Everything else is instrumentation and effects, but I also use a technique that involves a lot of layering. I heard at one point that people layer guitars a lot to get a good sound for bands, and I just started experimenting with layering. I still don’t know how to mix a band, but I know how to mess with 175 layers at a time for my own purposes, and I’ve been doing that for over 10 years. Richard Syska used a synth, and I used a sequencer. We both had some pedals. In my case I’d borrowed pedals, because I didn’t own any. I still only own a couple. Michael Krause brought on some synth material, and Wyatt Howland had a big set up, but I think we only used his gear minimally, compared to what we could have done.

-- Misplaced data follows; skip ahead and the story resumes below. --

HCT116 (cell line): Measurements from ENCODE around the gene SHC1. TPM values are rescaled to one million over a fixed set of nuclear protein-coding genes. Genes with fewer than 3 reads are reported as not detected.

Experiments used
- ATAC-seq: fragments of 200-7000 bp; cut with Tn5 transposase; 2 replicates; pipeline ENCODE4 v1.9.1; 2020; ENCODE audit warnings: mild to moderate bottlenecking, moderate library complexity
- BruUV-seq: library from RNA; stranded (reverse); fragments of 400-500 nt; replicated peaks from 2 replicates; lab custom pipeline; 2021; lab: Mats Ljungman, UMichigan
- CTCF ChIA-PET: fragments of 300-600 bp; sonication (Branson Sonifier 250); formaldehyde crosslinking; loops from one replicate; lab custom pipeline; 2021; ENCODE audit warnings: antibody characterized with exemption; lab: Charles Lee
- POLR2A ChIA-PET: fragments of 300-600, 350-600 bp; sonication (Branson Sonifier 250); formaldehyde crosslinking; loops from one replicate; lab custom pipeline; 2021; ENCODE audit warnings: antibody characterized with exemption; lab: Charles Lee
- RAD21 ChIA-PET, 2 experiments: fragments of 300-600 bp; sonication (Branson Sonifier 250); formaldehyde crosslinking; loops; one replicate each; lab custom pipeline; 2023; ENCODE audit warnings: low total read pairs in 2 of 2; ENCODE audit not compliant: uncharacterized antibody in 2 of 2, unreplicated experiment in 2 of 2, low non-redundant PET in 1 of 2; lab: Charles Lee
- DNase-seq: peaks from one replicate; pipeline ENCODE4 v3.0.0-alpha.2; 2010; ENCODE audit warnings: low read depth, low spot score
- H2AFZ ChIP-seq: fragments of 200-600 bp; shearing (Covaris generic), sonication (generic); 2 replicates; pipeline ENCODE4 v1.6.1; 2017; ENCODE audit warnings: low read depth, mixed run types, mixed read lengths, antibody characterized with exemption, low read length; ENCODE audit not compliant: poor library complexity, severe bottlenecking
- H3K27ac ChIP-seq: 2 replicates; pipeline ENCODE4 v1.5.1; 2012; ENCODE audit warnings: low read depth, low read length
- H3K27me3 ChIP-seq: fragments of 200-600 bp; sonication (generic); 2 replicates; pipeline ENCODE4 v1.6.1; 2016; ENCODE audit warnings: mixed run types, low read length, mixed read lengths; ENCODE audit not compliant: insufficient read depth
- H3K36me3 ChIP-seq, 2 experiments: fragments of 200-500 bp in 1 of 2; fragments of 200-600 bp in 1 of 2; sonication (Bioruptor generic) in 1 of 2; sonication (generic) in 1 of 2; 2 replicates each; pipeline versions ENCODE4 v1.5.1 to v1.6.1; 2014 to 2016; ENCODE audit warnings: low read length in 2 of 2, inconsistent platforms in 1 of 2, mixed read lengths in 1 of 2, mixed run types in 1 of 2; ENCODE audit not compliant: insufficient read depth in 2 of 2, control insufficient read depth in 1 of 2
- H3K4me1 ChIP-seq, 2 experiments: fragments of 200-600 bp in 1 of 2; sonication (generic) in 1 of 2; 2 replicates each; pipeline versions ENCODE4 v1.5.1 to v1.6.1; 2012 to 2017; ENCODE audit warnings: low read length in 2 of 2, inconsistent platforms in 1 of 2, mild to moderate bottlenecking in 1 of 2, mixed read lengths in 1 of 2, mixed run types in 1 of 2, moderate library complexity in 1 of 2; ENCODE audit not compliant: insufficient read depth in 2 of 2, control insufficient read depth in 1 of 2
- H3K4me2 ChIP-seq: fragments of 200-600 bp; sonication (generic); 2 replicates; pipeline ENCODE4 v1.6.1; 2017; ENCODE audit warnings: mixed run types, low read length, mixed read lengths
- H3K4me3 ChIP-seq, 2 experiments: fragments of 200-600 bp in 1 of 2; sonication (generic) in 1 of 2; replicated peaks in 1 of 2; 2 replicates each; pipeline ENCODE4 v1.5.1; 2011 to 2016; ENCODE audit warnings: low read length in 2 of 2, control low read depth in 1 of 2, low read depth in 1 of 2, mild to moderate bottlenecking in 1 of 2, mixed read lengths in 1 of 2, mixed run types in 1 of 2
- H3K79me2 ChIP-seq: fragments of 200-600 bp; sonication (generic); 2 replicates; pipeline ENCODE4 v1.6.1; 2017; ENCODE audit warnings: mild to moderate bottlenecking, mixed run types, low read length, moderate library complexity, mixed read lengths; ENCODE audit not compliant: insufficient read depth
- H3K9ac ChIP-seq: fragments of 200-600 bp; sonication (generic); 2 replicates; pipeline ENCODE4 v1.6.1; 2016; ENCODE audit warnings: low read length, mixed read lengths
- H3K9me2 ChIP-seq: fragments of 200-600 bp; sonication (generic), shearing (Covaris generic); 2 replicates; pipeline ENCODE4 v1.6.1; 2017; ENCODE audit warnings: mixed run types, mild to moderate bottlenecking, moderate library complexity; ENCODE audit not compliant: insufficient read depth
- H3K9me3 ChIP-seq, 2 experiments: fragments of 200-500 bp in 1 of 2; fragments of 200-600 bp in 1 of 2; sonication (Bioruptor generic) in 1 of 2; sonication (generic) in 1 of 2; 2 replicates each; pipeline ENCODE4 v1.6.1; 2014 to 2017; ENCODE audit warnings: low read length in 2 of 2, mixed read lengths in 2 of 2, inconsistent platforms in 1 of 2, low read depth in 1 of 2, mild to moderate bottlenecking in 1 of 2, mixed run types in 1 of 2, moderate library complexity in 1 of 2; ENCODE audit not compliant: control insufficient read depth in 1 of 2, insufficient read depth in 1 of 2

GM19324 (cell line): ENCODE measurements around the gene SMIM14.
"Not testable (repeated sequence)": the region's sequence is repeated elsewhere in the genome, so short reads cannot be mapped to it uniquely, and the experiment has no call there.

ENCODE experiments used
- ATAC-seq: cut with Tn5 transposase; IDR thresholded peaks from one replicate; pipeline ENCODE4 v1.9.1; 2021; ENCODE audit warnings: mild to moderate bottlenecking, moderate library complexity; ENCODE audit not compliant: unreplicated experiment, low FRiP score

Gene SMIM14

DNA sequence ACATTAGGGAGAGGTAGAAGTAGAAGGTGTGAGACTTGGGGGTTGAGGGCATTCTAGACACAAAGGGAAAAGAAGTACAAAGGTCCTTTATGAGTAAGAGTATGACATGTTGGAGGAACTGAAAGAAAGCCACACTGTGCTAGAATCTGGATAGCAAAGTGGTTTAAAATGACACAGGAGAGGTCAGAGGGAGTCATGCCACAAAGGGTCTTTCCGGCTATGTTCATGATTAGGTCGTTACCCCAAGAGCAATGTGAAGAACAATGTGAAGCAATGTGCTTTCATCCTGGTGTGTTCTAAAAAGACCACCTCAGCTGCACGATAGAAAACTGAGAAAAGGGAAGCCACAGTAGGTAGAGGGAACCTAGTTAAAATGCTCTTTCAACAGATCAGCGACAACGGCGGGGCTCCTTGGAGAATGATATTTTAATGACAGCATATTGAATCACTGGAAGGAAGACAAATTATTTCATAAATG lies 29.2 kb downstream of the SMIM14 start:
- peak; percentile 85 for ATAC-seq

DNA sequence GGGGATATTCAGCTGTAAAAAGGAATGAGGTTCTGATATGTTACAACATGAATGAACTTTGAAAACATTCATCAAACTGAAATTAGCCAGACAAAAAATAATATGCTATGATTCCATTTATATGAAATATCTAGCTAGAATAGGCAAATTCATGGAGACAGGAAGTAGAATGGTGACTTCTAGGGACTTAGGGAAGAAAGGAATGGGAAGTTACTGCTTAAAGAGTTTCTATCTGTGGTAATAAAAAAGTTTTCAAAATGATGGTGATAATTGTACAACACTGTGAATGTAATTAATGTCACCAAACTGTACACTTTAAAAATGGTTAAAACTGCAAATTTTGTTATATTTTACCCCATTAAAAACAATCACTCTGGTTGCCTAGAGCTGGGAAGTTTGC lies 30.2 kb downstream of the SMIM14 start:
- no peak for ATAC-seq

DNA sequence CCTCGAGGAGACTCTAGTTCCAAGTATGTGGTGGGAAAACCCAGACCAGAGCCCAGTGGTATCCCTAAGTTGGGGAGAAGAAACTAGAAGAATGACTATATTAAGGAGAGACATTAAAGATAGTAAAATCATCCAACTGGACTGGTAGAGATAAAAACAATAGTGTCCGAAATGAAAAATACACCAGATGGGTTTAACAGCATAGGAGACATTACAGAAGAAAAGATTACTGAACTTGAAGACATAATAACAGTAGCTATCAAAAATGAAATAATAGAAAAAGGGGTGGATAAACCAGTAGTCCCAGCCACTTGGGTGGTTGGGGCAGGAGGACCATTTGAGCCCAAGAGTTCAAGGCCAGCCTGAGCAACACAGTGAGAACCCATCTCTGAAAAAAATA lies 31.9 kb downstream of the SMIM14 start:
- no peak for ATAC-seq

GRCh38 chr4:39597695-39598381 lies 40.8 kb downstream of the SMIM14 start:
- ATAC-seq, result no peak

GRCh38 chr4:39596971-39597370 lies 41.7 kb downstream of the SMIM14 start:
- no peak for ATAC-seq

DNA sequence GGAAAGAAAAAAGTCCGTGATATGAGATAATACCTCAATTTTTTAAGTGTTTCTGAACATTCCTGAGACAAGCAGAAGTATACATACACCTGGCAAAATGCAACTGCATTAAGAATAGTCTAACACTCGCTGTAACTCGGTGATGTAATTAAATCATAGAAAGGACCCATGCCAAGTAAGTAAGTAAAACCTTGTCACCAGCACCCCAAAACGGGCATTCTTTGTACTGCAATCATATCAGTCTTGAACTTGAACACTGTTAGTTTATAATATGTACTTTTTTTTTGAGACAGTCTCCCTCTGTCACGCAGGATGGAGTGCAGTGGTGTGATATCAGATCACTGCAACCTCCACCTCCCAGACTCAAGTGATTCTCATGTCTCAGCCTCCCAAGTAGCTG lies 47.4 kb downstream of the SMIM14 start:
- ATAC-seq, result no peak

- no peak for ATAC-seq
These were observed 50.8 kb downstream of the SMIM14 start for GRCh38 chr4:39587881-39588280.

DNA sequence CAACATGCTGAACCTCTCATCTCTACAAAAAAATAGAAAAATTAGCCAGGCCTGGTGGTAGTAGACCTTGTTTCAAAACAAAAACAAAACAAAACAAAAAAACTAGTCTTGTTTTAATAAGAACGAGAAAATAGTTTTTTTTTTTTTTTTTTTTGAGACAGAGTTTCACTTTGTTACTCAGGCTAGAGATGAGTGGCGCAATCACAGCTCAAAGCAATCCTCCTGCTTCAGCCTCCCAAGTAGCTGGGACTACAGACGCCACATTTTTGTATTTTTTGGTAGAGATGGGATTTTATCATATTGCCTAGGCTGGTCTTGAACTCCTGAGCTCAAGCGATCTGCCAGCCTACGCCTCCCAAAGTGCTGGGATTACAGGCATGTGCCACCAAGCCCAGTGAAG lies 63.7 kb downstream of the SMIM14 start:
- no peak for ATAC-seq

Your Bandcamp page notes: “CIVIL WAR is a studio culmination of nearly ten years of ongoing work; A synthesis of Zylo’s main focus, and what has come to be referred to by some as “outsider power electronics”. Other than the number of people involved, why did it take so long?
In short, because cover artists are flakes. The long end of it is that I like to make sure everything has run its course. I explore every idea within a concept before I am finished, hence the need for a 44 page booklet. There will be a silver vinyl edition that will be available as part of a box set. In that box set will answer the question to “what else have you been working on?”. Four cassettes, four Cdrs, a lathe, and hopefully some other odds and ends. Those things are great, but not my main focus. My main focus was putting out this LP at all costs. It was my main reason to get out of bed for many years.
What’s been the strangest reaction to one of your noisefest performances?